Bringing choice to female patients in rural towns

Amanda Lyons

10/05/2018 1:43:00 PM

The Rural Women’s GP Service aims to offer choice and close healthcare gaps for female patients in small towns across Victoria.

Lisa Greenhill (left) is unequivocal in her support of the program. ‘I can’t say how much of an asset it is in this community,’ she said.
Lisa Greenhill (left) is unequivocal in her support of the program. ‘I can’t say how much of an asset it is in this community,’ she said.

Family, community, a relaxed outdoors lifestyle, the undeniable beauty of the landscape. These are some of the things people love about living in the country.
But for many in rural areas throughout Australia, this lifestyle also includes a relative lack of access to health services.
Lisa Greenhill, who returned to the small town of Corryong – a five-and-a-half hour drive from Melbourne – after nearly 30 years of city living, has definitely experienced these issues.
‘I think it’s sad we miss out on good treatment,’ she told newsGP. ‘You shouldn’t have to miss out because you live rurally. We all pay the same health fund money, but we don’t get the same treatment.’
Twenty per cent of people in rural areas have reported not having a GP nearby as a barrier to accessing care, as opposed to 3% of people in major cities. And when a small rural community does have a local practice, it is not uncommon it will have a solo, male GP.
This situation can have a significant impact on health outcomes for rural women, who may often feel uncomfortable discussing particular issues with a male doctor.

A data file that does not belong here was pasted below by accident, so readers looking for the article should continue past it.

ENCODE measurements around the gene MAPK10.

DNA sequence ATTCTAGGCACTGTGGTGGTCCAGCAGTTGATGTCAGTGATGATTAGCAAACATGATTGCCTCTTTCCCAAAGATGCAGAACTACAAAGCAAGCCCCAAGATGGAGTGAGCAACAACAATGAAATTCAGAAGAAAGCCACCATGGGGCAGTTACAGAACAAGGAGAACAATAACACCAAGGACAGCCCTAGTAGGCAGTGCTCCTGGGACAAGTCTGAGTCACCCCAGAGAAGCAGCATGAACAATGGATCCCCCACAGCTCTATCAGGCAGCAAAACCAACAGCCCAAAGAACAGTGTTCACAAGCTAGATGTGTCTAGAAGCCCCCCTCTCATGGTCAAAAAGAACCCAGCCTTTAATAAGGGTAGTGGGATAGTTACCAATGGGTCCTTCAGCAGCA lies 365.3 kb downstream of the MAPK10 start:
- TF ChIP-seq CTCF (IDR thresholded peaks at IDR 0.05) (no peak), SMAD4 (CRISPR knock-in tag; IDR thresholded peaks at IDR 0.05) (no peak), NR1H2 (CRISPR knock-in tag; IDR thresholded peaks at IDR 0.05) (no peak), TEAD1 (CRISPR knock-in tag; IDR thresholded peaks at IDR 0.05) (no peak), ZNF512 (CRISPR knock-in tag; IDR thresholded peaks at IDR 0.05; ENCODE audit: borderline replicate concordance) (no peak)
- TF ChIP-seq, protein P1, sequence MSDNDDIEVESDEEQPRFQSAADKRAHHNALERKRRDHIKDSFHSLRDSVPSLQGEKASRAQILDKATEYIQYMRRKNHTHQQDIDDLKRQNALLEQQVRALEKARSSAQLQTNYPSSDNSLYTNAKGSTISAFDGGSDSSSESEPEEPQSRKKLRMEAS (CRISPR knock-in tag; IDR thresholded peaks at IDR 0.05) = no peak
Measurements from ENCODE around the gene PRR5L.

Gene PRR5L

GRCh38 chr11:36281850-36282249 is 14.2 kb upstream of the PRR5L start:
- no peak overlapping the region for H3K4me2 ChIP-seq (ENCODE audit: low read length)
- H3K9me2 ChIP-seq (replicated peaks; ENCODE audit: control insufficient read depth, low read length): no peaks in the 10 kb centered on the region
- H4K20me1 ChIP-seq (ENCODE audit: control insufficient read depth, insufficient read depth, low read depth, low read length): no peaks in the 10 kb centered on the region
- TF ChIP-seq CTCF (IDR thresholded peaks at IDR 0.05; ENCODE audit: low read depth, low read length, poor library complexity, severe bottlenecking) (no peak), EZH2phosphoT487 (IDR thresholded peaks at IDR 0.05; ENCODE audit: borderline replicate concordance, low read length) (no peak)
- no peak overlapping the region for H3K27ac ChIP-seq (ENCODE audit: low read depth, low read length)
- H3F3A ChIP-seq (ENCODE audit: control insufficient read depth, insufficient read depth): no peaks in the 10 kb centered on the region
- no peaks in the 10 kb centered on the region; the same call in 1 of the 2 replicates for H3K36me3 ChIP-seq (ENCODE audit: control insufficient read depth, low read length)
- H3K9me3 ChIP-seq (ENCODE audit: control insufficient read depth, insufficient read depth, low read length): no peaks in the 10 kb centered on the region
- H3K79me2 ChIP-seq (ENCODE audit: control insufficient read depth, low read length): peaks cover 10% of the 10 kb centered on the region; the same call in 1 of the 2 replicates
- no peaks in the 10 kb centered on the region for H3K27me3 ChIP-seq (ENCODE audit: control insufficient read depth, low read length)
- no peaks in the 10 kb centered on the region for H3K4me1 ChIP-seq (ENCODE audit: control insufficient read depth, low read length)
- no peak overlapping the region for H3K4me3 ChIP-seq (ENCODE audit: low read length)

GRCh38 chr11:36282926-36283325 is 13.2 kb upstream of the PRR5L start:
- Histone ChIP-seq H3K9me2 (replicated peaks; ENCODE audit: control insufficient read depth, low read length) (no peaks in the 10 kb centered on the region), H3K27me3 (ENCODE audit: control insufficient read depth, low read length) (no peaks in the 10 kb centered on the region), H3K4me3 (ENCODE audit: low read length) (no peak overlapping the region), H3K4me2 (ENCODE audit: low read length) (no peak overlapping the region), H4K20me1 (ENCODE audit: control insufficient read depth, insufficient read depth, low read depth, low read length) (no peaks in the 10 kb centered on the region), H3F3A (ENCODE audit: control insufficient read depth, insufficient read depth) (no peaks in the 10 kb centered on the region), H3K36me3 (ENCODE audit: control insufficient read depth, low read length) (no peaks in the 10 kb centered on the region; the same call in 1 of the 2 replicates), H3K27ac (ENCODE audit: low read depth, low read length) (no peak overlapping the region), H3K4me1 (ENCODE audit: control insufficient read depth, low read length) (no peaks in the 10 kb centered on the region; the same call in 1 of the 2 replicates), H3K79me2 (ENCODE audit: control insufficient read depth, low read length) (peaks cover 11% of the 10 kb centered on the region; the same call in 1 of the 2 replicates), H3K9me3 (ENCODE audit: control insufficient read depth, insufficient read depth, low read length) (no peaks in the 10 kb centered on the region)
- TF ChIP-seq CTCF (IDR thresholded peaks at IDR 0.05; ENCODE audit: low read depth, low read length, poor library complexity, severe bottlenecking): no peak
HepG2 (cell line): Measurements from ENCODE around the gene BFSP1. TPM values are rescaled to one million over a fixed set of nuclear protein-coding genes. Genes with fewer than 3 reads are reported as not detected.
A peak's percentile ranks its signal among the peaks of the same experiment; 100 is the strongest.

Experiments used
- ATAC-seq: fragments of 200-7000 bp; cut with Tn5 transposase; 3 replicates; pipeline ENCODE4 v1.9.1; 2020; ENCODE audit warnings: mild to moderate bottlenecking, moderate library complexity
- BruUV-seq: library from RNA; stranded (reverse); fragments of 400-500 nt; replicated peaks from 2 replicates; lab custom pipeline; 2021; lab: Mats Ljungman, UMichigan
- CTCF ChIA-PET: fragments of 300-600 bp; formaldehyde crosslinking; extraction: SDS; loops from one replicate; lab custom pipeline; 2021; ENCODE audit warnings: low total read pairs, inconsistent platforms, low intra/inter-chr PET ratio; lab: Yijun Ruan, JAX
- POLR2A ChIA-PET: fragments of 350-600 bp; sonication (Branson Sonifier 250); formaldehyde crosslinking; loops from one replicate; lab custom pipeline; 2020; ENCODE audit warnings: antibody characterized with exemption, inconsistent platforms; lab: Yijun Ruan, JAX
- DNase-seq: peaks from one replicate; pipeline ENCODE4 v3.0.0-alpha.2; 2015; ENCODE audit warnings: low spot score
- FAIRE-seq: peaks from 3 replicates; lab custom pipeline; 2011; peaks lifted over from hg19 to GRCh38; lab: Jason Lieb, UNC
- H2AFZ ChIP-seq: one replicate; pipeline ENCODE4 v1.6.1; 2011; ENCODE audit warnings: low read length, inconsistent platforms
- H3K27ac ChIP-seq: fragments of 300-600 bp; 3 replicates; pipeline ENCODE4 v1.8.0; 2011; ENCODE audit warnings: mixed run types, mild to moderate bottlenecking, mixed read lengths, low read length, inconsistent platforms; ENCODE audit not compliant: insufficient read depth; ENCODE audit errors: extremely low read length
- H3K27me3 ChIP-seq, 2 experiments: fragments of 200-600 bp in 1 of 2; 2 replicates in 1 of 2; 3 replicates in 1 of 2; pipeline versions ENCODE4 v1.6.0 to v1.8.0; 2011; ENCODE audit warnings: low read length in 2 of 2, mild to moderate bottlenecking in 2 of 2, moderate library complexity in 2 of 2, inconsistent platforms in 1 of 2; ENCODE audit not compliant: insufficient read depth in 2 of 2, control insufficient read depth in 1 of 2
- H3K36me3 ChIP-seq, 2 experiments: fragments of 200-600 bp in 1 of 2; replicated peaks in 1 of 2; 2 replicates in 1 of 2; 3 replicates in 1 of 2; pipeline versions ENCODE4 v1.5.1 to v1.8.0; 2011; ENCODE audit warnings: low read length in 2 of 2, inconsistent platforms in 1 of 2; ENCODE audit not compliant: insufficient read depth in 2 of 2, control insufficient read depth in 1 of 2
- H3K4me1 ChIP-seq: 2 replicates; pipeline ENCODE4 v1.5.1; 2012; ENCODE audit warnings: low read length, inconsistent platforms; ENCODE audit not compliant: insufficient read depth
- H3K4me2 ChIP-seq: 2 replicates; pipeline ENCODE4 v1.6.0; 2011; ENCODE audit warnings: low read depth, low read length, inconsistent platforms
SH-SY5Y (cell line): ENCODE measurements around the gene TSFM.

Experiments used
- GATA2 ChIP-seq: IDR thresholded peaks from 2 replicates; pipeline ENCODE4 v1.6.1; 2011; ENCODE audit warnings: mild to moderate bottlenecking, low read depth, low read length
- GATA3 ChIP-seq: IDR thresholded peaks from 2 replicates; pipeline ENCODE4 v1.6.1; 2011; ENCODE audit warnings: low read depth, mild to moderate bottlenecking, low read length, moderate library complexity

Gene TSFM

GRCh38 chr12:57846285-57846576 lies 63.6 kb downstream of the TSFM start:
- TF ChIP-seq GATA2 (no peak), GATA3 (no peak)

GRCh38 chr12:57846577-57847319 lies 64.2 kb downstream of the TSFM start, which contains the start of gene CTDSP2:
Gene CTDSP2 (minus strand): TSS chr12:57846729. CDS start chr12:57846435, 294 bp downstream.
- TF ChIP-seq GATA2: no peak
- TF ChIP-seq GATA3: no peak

‘I just felt my needs weren’t being met any more by a male GP,’ Ms Greenhill said.
The problem of lack of access to female doctors in the country was recognised by the Royal Flying Doctor Services (RFDS) Victoria, which in 1999 launched the Rural Women’s GP Service (RWGPS) to help provide a solution.
The program sends female GPs on a six-to-eight-week rotation to rural and remote towns that have no female GP within 50 km. The RWGPS provides eight clinics each year, all of which are 100% bulk-billed, and its doctors see an average of 800 patients each year.
Dr Mary-Anne Lancaster, a Melbourne-based GP who travels to Corryong for the RWGPS, explained that the service is intended to provide choice for local patients, not competition with existing GPs.
‘You can’t go in unless the program has the agreement of the local GPs,’ she told newsGP. ‘Most of the time, it is very well received by the local male GPs.
‘It might be that the last time they did a Pap smear was 10 years ago, but apart from that, they enjoy knowing that their patients are being serviced and don’t see it as competition, but as assisting their patients.’

Dr Mary-Anne Lancaster, who has worked with the RWGPS for almost 17 years, emphasised the fact the service is intended to provide choice for local patients, not competition with existing GPs.

For Ms Greenhill and many other women living in places like Corryong, the RWGPS has been invaluable.
‘Having access to a doctor that gets you means everything for a woman, and bringing that into a country area. I mean, we usually have to travel hours to get that sort of stuff,’ she said. ‘And a lot of people can’t do that. The majority of our community are elderly, or they’re not cashed up to travel.’